The Radetzky (Bulgarian: „Радецки“, „Radetski“) was an Austro-Hungarian passenger steamship built in 1851 in the shipyard in Óbuda, Hungary, and used for regular services on the Danube, mainly between Orşova, Austria-Hungary and Galaţi, Romania. Named after Bohemian nobleman and Austrian general Joseph Radetzky von Radetz (1766–1858), it is most notable as part of the history of Bulgaria as the ship which revolutionary and poet Hristo Botev and his band bloodlessly hijacked and used to reach Kozloduy, Bulgaria.
On 29 May 1876, after the ship left the port of Bechet, the Bulgarian revolutionaries, who had boarded her from different ports disguised as gardeners, forced the captain Dagobert Engländer to change course and transport the band to the Bulgarian port of Kozloduy, from where they would attempt to organize an anti-Ottoman uprising as a follow-up to the already crushed April Uprising of the same year. Botev sent the following message to the crew and the passengers:[1]
Mr Captain!Dear passengers!
I have the honour to notify you that Bulgarian rebels, whom I have the honour to be the voivode of, are located on this steamship.
At the price of our livestock and our agricultural instruments, at the expense of great efforts and sacrifice of our goods, finally at the price of everything which is dear in this world (without the knowledge and despite the pursuit of the authorities in the country whose neutrality we respected), we have provided ourselves with what is necessary to us, in order to come to the assistance of our revolting brothers, who are fighting so brave under the Bulgarian lion for the liberty and independence of our dear Fatherland — Bulgaria.
We kindly ask the passengers to not worry at all and remain calm. As for you, Mr. Captain, I have the hard duty to invite you to place the ship at our disposal until our very getting-off, while at the same time I declare that even your smallest resistance will put me in the sorrowful necessity to use force and against my will to revenge for the disgusting incident on board the Germany steamboat in Rousse in 1867.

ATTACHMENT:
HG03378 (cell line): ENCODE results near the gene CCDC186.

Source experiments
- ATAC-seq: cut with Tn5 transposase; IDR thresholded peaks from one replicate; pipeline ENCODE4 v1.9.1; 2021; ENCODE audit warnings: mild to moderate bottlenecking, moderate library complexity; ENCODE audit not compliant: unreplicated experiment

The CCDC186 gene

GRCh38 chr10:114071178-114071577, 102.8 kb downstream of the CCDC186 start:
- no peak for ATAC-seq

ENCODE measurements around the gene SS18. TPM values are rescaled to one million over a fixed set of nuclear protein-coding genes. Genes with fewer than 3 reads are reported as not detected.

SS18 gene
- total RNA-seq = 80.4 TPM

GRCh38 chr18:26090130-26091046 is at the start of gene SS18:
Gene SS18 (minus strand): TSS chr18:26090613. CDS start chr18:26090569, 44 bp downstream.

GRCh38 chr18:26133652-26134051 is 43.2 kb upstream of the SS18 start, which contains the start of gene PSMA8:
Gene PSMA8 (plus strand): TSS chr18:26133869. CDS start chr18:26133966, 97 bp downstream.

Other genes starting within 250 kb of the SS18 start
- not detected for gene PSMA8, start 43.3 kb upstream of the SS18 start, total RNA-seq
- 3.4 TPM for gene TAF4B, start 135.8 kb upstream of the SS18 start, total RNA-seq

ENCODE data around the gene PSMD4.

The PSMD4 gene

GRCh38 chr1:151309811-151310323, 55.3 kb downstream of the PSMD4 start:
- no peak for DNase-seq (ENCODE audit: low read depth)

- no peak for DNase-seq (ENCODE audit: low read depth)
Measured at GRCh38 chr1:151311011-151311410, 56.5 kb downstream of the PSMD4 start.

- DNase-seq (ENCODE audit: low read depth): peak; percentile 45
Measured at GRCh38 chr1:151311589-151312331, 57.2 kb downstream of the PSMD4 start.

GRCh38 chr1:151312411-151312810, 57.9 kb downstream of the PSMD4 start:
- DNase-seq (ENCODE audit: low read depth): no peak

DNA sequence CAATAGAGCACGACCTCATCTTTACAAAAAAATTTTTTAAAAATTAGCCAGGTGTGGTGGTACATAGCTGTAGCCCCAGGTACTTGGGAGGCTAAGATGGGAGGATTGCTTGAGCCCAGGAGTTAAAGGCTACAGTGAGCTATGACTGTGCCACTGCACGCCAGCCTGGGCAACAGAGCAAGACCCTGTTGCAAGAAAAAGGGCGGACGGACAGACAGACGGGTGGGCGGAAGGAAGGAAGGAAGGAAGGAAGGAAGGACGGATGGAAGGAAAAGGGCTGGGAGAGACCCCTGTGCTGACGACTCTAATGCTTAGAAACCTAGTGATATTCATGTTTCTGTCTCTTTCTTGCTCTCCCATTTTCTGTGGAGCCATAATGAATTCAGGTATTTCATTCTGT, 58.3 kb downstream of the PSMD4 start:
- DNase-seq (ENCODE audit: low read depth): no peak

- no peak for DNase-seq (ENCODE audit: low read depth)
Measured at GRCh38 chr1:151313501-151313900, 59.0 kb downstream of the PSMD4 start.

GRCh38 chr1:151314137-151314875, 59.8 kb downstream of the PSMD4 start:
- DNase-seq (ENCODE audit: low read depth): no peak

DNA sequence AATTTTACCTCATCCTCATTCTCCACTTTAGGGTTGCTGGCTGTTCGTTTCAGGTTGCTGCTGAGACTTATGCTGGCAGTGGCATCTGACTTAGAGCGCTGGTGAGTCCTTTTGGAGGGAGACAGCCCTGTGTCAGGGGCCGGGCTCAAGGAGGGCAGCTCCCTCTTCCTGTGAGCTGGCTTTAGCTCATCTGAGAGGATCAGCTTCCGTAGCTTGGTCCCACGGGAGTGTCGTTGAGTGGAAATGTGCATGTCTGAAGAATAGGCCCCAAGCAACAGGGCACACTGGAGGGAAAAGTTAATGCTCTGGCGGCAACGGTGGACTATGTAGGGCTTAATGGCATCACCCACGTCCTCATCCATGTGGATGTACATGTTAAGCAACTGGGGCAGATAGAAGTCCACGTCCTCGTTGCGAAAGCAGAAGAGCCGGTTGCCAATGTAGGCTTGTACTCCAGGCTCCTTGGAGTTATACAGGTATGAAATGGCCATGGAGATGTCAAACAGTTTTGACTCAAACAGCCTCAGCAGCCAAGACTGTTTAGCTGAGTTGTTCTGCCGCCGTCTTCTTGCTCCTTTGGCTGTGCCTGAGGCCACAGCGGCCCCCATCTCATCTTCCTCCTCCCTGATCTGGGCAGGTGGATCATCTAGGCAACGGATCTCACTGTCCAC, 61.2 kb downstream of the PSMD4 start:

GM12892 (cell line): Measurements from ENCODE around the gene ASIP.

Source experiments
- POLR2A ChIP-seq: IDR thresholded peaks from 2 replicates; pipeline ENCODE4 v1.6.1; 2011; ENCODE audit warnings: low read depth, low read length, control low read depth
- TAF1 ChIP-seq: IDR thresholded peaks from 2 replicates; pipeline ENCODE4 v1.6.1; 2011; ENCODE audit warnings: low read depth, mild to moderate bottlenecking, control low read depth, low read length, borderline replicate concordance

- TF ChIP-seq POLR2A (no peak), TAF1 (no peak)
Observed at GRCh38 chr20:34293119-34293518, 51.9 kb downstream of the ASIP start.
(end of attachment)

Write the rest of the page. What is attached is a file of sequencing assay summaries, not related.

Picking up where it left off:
In one case or the other, our battle cry is the following:
Long live Bulgaria!
Long live Franz Joseph!
Long live Count Andrássy!
Long live Christian Europe!
The captain wrote of Botev's "civility, energy and temperament", and agreed to transport the band to Kozloduy. Upon arriving in Bulgaria, the revolutionaries dropped on their knees and kissed the earth, saying goodbye to the captain and the passengers, who saluted them by waving his peaked cap.
The Radetzky was decommissioned in 1918 and destroyed in 1924, although most of its relics were preserved, such as the flag with a coat of arms, a seal, the original licence, etc., which were handed by Adolf Engländer, a brother of the captain, to Boris III of Bulgaria. Between 1964 and 1966, On the occasion of the 90th anniversary of Hristo Botev's death, money was collected by 1,200,000 Bulgarian pupils on the initiative of the journalist Lilyana Lozanova, and the steamship was reconstructed based on the original design and technical data given by the ship's dyer Király József. The reconstructed Radetzky was officially opened as a museum ship on 30 May 1966 at Kozloduy. It is a composite of a 1953 soviet paddle tug, and pieces of the original Radetzky
saved in 1918.
The steamship Radetzky is a national relic of Bulgaria. A village in Sliven Province bears its name, Radetski, and national writer Ivan Vazov wrote a poem based on the events of May 1876, which is today a popular patriotic song called Still White Danube Undulates.[2]


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